Stuck In Tijuana, Many Central American Migrants Opt For A Job
In the mud-filled sports complex where some 6,200 Central American migrants have been mired near the U.S. border in Tijuana, a 20-year-old Honduran named Josue Pineda awaits his turn for an open-air cold water shower. He's thinking about his next move, given the near impossibility of realizing his goal of crossing the border into the United States.
Pineda is one of a growing number of newly arrived migrants in Tijuana who have started thinking about Mexico as their next home.
"Most of these people are still dreaming of America," he says, "but if there's a chance to get a job here, there's no way I'm not going to take it."
More than two thousand of these migrants have enrolled for a one-year humanitarian visa that would allow them to hold jobs legally in Mexico. Some have already begun working.
Thank God we've been given a chance to work here in Mexico. It may not be much to start out with, but I'm not looking to make millions — I just want to get settled and see what's next.
"There's around ten thousand open jobs available in the maquiladora industry," says Tijuana alderman Genaro Lopez. "Those are the factories that work for big names like Sony, Pioneer and stuff like that here in Tijuana — Panasonic, Samsung."
Those assembly plants surround Tijuana and account for nearly two-thirds of the city's official economic activity. Some locals say the main reason they're hurting for workers is the low wages they offer.
"We need human capital," says Nayla Rangel, the coordinator of a federally and state sponsored jobs fair that's a 20 minute hike from the migrants' shelter. "The companies keep demanding more workers, and we're having a hard time keeping up."
In the large, covered courtyard where the jobs fair is being held, scores of scruffy-looking men and women from the shelter line up for interviews with government officials and industry representatives.
"Every day, more and more of these people are showing up, looking for work," says Rangel. "Tijuana is essentially a city of migrants, and these ones will always be well received here."
Not everyone in this crime-ridden border city is on board with migrants who entered Mexico without authorization getting jobs and official papers.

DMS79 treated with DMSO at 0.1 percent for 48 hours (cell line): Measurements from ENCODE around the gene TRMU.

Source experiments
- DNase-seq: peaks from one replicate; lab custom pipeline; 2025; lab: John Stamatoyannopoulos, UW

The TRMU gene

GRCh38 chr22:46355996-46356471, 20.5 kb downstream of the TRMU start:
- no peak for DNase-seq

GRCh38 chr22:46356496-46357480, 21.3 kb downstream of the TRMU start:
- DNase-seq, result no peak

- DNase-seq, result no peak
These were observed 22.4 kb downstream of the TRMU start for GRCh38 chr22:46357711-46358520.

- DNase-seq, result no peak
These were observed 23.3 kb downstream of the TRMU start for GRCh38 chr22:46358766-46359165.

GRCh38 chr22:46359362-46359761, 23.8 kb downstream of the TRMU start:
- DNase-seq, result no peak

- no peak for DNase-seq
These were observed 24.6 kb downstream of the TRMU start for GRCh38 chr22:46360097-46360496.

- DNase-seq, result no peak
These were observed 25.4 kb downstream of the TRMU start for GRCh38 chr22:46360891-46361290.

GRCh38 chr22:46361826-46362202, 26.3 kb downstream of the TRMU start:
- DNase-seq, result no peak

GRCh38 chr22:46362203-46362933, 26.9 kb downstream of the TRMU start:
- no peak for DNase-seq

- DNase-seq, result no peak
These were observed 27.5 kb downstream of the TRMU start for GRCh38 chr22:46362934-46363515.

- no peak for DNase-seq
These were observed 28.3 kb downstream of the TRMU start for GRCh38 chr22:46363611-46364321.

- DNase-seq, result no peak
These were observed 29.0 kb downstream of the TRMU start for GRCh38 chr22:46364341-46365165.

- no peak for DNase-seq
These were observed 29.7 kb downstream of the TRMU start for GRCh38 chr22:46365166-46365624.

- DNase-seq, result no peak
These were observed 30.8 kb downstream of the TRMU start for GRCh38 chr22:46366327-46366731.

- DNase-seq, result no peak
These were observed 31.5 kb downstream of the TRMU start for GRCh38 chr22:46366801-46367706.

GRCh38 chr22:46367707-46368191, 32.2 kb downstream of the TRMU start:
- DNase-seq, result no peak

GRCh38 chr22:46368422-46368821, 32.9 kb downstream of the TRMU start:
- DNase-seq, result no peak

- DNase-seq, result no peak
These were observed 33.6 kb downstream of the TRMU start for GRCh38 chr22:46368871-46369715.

"Oh, it's not good," says 90-year-old Tijuana resident Roberto Sandoval, sitting on his motorized scooter outside the jobs fair and watching the parade of prospective Central American workers.
"Mexico should protect its own people, not these people that come from foreign countries."
But Rene Castillo is happy. This 42-year-old construction worker from Honduras has just landed a job at a local assembly plant, where he'll start the next morning making the equivalent of $1.88 an hour.
"Thank God we've been given a chance to work here in Mexico," he says. "It may not be much to start out with, but I'm not looking to make millions — I just want to get settled and see what's next."
But Castillo has not yet ruled out attempting to get into the United States, where he has relatives. "No way am I giving up," he says, "I'm a positive person and I'll just have to give it a little more time."
It's the same for Claudia Hernandez, a pregnant Honduran mother of four who's just gotten a contract to work at another assembly plant.
"Mexico's alright," she says, "but the goal is getting to the United States — it's every Honduran's dream."
But the Trump administration wants these migrants to remain in Mexico while their applications for asylum in the U.S. are being considered, a process that could take many months.
Mexico is offering free transportation to those migrants who want to return to their homelands. To the rest, it's offering jobs.
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